Back with another Ryan Adams post. One of the books I’m currently reading is Infinity Blues, a 2009 collection of some of Adams’ poetry. So far, it’s exactly what you’d expect from a guy who has become infamous for his prolific songwriting and tortured soul. The poems are often brilliant, occasionally uneven, usually pained, rarely boring, and always, always, about the girl (whichever one she may be).
This post isn’t about what’s inside the book I’m reading, however. It’s about what’s on the outside. Specifically, the blurbs on this book’s cover. For some reason, I can’t stop reading them. There’s one on the front from Cameron Crowe, and ones on the back from Stephen King, Mary-Louise Parker, and Eileen Myles. Each of the blurbs is typical in its unadulterated and hyperbolic praise, as well as in providing a brief description about the individual giving the praise. Here’s the first sentence from the blurb by Stephen King.
“Ryan Adams, one of America’s most consistently interesting singer/songwriters, has written a passionate, arresting and entertaining book of verse…” —Stephen King, author of Duma Key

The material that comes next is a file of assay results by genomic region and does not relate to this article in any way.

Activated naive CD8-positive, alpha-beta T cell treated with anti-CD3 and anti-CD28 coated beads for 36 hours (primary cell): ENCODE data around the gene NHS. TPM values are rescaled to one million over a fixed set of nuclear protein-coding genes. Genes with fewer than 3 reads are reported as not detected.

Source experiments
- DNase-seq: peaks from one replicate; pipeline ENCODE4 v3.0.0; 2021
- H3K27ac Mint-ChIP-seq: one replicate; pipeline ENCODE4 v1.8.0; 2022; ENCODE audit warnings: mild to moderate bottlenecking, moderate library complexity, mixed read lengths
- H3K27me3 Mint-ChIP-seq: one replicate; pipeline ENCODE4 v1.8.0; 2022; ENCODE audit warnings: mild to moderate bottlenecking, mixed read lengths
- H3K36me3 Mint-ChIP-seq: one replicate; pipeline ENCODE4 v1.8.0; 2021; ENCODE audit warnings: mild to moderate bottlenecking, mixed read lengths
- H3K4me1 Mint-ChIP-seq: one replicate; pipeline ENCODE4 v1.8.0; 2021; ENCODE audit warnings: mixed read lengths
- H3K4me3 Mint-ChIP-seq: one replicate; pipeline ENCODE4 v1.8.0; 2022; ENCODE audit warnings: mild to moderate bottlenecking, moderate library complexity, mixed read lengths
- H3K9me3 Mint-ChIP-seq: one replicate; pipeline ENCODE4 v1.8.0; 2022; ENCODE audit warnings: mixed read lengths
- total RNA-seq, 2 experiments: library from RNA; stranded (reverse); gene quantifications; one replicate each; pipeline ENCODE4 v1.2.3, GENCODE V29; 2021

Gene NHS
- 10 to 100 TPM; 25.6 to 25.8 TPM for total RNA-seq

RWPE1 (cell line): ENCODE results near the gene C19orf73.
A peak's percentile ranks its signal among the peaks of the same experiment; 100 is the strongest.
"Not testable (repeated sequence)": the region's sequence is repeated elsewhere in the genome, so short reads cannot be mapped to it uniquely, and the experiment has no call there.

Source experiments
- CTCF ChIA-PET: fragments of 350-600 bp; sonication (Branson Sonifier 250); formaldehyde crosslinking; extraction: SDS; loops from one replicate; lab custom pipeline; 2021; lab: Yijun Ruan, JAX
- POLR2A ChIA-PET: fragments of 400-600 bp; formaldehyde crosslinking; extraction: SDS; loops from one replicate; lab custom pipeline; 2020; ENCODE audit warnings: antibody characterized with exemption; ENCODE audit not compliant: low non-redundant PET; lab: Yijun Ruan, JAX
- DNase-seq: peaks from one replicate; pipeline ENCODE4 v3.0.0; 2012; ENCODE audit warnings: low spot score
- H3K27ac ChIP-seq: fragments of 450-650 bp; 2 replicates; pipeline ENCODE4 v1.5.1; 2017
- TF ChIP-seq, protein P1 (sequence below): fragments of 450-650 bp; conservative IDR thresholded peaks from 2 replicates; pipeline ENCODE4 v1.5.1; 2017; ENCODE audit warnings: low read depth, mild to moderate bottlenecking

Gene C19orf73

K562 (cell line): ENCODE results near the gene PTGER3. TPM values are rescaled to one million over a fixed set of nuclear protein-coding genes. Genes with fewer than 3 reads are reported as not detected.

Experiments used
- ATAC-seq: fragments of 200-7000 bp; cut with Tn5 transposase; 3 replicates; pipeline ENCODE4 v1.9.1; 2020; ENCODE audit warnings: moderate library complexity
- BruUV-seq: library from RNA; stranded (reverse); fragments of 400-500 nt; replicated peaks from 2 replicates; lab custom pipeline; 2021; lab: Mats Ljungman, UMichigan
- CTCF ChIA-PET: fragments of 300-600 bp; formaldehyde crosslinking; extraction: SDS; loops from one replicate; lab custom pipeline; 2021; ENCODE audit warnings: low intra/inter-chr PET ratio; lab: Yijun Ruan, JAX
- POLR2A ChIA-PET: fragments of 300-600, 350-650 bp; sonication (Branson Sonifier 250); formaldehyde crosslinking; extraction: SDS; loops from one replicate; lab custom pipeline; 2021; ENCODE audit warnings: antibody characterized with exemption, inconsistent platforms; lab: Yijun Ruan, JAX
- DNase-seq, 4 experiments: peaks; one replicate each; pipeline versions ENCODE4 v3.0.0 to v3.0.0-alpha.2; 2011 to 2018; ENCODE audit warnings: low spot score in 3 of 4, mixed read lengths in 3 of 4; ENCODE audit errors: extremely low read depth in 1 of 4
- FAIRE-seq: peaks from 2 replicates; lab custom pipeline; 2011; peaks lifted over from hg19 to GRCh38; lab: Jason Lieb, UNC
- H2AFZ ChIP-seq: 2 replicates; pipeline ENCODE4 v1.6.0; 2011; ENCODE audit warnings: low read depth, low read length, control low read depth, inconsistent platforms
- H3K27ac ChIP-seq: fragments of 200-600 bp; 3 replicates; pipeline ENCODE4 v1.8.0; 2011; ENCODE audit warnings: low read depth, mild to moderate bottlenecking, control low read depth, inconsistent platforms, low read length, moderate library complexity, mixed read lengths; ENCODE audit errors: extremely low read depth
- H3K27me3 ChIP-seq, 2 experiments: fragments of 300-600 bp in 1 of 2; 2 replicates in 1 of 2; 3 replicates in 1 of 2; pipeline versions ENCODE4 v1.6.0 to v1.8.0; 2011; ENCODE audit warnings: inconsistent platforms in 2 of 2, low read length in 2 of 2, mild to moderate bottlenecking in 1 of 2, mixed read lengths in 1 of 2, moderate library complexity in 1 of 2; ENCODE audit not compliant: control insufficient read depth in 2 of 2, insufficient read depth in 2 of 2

Pretty standard fare, really. Stuff that you often ignore after you’ve decided to read the book, if not out of hand from the very beginning. Yet these blurbs are bugging the shit out of me. Even though it is common practice, and I see it all the time, it’s bugging me that there are descriptions after the blurb-givers name. I don’t like reading, “Stephen King, author of Duma Key.” I understand that the value of the blurb is in the person giving it. I get that. Sometimes the comparison or the recommendation will even get me to buy a book from an unfamiliar author. But I know who Stephen King is. Is there anyone in the western world over the age of 16 who doesn’t know who Stephen King is? More importantly, is there anyone considering buying a book of poetry by an alt-country singer songwriter who doesn’t know who Stephen King is? There are two other living English authors who have sold as many books as King (Danielle Steel and J.K. Rowling). Is it really necessary to mention the title of his four hundredth book, as if that is what will trigger an, “oh, that guy!” response and lead to me buying the poetry of Ryan Adams? Or is that the whole point, the reward for an individual writing a blurb for a book? To get their newest product mentioned? If so, it looks like Mary-Louise Parker, actress, and Cameron Crowe, filmmaker, haven’t been doing a damn thing with their lives. Get back to work, you fucking slackers.